Short Ends and Leader

'Kentucky' (1938)

"Come on, Bluegrass!"


Director: David Butler
Cast: Loretta Young, Richard Greene
Distributor: Fox Cinema Archives
Year: 1938
USDVD release date: 2014-04-25

Kentucky follows two plotlines. In one, the beautiful daughter (Loretta Young) of one proud family is secretly courted by the son (Richard Greene) of a rival family without telling her his real identity. In the other arc, the son helps the daughter train a horse called Bluegrass that will run in the Kentucky Derby and restore glory to her family's declining fortunes. If that doesn't tell you how this picture turns out, perhaps you've never seen a movie before.

There's a third, symbolic plotline. The feud between the families dates back to the film's prologue in the Civil War, when a tragedy occurred over one family's sympathy for the Confederate cause and the other's commitment to the Union. It's the proud Confederate family that's fallen into decline while the other family thrived, so the romantic union between the third generation must signal the death (literal and/or metaphorical) of the memories of those who remember the era of 75 years before. This rapprochement between the legacies of North and South must occur, it so happens, just as most of America expects imminent war in Europe, although nobody mentions it. The bitter past is fiercely embodied by Walter Brennan doing his old coot act and winning an Oscar for it, and the movie implies that there may be no place for him in the modern world.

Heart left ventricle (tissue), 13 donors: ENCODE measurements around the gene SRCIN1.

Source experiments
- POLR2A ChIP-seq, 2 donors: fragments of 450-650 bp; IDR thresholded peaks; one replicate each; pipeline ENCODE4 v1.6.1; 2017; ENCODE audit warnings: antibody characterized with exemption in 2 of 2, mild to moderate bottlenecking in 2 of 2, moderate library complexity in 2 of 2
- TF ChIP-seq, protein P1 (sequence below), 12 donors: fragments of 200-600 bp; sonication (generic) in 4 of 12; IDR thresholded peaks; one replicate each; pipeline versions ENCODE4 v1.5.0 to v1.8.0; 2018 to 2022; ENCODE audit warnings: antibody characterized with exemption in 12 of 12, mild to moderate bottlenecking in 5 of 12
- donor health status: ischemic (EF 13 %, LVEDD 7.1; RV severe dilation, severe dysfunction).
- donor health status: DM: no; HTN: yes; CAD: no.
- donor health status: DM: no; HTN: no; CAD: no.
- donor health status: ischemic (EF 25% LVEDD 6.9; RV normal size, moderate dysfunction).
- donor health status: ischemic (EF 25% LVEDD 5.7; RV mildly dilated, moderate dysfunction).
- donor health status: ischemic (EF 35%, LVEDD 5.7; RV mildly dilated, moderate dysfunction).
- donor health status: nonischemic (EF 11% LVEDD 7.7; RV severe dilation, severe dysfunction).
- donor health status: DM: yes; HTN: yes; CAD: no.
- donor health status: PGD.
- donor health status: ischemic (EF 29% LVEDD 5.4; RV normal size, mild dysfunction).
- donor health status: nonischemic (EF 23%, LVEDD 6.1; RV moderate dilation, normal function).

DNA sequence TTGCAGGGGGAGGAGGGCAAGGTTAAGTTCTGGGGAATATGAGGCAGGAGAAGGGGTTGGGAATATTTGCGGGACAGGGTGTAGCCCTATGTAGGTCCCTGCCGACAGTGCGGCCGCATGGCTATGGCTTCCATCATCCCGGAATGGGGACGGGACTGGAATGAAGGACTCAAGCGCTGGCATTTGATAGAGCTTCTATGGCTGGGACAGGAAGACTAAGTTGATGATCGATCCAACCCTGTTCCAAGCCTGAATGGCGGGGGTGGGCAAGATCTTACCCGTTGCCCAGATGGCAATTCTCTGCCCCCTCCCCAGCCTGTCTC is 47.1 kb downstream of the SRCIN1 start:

Both in the Civil War sequence and the modern era, the white families are surrounded by black servants presented in a more or less patronizing light. One standout character (George Reed) is a sly old reprobate who, though living 50 years on one farm, feels no spurious "loyalty" and is happy to play both families against the middle for his own benefit, even accusing those who fired him for stealing of being disloyal; he's a comic stereotype, but something interesting is going on with him as he "plays" the white folks and puts cash in his pocket. Maybe it's only that Reed is such a good actor, we're more interested when he's on screen than the bland romantic leads. Also worth noticing is the always fierce-looking Madame Sul-Te-Wan, who debuted in The Birth of a Nation, and Eddie "Rochester" Anderson is unmistakable in his brief bit.

Lamar Trotti and John Taintor Foote wrote the script based on a novel by the latter, who wrote lots of horse stories; the following year, he'd script The Great Dan Patch and The Story of Seabiscuit. Director David Butler specialized in light entertainment, and this effort makes a smooth, lean canter to the finish line. Fox Cinema Archives has issued this once popular hit on demand. The Technicolor photography on this print seems possibly faded in comparison to how it might look with an expensive restoration, but otherwise it looks very good.


Cover down, pray through: Bob Dylan's underrated, misunderstood "gospel years" are meticulously examined in this welcome new installment of his Bootleg series.

"How long can I listen to the lies of prejudice?
How long can I stay drunk on fear out in the wilderness?"
-- Bob Dylan, "When He Returns," 1979

Bob Dylan's career has been full of unpredictable left turns that have left fans confused, enthralled, enraged – sometimes all at once. At the 1965 Newport Folk Festival – accompanied by a pickup band featuring Mike Bloomfield and Al Kooper – he performed his first electric set, upsetting his folk base. His 1970 album Self Portrait is full of jazzy crooning and head-scratching covers. In 1978, his self-directed, four-hour film Renaldo and Clara was released, combining concert footage with surreal, often tedious dramatic scenes. Dylan seemed to thrive on testing the patience of his fans.